Midwest Living Good Neighbors
Midwest Living’s Good Neighbors program highlights unique Midwest nonprofits. Here are the organizations we’ve recognized so far.
In 2020, Midwest Living began its Good Neighbors program to shine a spotlight on good deeds and unique Midwest nonprofits. We feature the nonprofit in the magazine and also donate $500 to each. Here’s the list so far.
1. Good Neighbors: Little Free Garden
In 2015, three friends from Fargo, North Dakota, launched Little Free Garden. The goal: Build community and increase access to fresh food. Participants plant veggies and herbs in front yards or outside schools, churches or libraries with a sign encouraging people to help themselves. (Get one with a $25 starter kit.) “As the project grows, we believe it represents a positive sign for the progress of humanity,” says cofounder Gia Rassier. littlefreegarden.com.
2. Good Neighbors: Living Lands and Waters
The crew behind Living Lands and Waters, a nonprofit environmental organization based in East Moline, Illinois, spends most of the year living and traveling on a barge, hosting conservation efforts like river cleanups, workshops and tree plantings. Since its inception in 1998 by founder Chad Pregracke, and with the help of more than 108,000 volunteers, the group has removed 10.7 million pounds of trash from our nation’s rivers. This year, Living Lands and Waters is focused on the next phase of its MillionTrees Project. Having already met a goal of planting 1 million trees along waterways to increase biodiversity, reduce erosion, and improve air and water quality, the group is working toward its second million. livinglandsandwaters.org
Read here about other Good Neighbors recognized specifically for their efforts to fill community needs in the COVID-19 pandemic.
3. Good Neighbors: DreamBikes
DreamBikes may look like an average bike store, but the work happening inside goes beyond repairing two-wheel rides. This Wisconsin-based nonprofit (with Midwest shops in Madison and Milwaukee) provides on-the-job training for underprivileged teens, teaching them how to refurbish and resell gently used bicycles. Since its inception in 2008 DreamBikes has returned more than 10,000 bikes to the community—and kicked up a little you-can-do-anything magic dust in the process. “The struggles of a pandemic and social injustice in the world support our realization that our drive to educate and empower is more important than ever,” says Matthew Martinez, branch manager. dream-bikes.org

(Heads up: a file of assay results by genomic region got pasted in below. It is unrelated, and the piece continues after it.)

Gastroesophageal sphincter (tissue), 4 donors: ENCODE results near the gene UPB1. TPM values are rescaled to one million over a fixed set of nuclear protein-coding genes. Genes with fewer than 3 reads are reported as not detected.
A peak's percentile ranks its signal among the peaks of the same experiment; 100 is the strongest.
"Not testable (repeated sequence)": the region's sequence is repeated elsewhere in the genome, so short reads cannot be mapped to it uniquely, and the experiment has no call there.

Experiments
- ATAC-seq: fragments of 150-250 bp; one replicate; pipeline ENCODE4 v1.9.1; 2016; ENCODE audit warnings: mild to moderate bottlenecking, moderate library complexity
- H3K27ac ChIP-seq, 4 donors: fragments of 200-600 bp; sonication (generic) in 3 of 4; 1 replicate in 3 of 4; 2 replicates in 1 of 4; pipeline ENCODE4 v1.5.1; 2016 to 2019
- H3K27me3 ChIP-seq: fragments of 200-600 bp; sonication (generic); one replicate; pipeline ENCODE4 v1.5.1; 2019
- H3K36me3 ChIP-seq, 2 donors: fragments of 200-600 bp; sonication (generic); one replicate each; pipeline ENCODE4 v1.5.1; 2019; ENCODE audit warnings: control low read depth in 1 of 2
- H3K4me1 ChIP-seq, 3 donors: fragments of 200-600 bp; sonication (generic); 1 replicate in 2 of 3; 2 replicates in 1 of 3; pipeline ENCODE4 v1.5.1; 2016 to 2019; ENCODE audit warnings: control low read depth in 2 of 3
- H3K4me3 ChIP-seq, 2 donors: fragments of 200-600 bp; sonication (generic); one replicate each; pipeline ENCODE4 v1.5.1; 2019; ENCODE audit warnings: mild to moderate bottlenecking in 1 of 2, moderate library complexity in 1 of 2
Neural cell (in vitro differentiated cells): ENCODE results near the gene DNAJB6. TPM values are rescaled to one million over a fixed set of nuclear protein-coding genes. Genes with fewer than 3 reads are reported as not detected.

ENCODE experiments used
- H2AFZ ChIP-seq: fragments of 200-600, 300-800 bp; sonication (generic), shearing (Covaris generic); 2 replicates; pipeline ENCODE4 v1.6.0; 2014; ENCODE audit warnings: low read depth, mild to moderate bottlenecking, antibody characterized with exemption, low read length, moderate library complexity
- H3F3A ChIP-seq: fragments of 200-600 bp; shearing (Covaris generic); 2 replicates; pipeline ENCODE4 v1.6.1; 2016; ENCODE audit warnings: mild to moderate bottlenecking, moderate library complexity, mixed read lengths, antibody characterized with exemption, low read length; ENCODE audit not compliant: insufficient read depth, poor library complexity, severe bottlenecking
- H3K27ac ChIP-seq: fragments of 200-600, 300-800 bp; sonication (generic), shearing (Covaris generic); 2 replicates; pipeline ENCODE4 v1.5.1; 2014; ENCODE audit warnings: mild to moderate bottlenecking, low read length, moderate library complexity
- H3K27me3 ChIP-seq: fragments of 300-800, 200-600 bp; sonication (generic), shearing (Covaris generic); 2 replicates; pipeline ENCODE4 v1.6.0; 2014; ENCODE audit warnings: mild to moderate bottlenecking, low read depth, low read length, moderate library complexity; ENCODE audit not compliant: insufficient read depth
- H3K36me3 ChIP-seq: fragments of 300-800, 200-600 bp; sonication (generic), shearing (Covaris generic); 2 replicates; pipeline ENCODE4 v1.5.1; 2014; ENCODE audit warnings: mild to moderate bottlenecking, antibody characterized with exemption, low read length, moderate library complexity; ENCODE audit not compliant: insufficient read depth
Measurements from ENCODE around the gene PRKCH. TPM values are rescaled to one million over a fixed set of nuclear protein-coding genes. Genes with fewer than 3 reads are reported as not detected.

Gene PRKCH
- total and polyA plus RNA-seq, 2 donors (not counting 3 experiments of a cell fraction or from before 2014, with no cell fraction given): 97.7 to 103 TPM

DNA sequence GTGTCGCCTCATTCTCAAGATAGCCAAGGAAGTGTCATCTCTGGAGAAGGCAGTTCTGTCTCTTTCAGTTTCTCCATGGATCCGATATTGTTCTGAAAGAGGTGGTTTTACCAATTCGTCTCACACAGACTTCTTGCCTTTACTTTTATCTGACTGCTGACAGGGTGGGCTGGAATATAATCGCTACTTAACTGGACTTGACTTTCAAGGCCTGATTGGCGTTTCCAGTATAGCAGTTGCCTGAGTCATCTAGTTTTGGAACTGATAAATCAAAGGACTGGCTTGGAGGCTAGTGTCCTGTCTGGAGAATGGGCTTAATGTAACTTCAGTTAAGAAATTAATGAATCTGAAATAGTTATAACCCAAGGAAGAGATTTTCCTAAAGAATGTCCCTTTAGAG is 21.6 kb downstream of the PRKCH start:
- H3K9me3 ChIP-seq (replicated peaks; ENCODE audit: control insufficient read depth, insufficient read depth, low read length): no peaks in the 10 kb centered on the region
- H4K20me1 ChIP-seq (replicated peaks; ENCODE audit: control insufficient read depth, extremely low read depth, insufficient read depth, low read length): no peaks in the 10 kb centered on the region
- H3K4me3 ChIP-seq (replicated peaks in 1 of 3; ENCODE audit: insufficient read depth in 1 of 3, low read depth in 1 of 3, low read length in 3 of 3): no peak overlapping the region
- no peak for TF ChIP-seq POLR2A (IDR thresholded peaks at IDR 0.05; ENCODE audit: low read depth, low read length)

4. Good Neighbors: Veterans Community Project
Since 2015, Veterans Community Project in Kansas City, Missouri, has supported more than 4,000 veterans. The nonprofit offers emergency assistance and other services at its Veterans Outreach Center, plus transitional housing for homeless vets, many suffering from PTSD. The 240-square-foot homes include bed, bath, kitchen and Wi-Fi—plus stability, security, privacy and a sense of pride. A second village will open next summer outside Denver; the organization is aiming for five more by 2022. “With each expansion,” says Jason Kander, president of national expansion, “a new group of American veterans is mobilized to once again contribute to the community it calls home.” veteranscommunityproject.org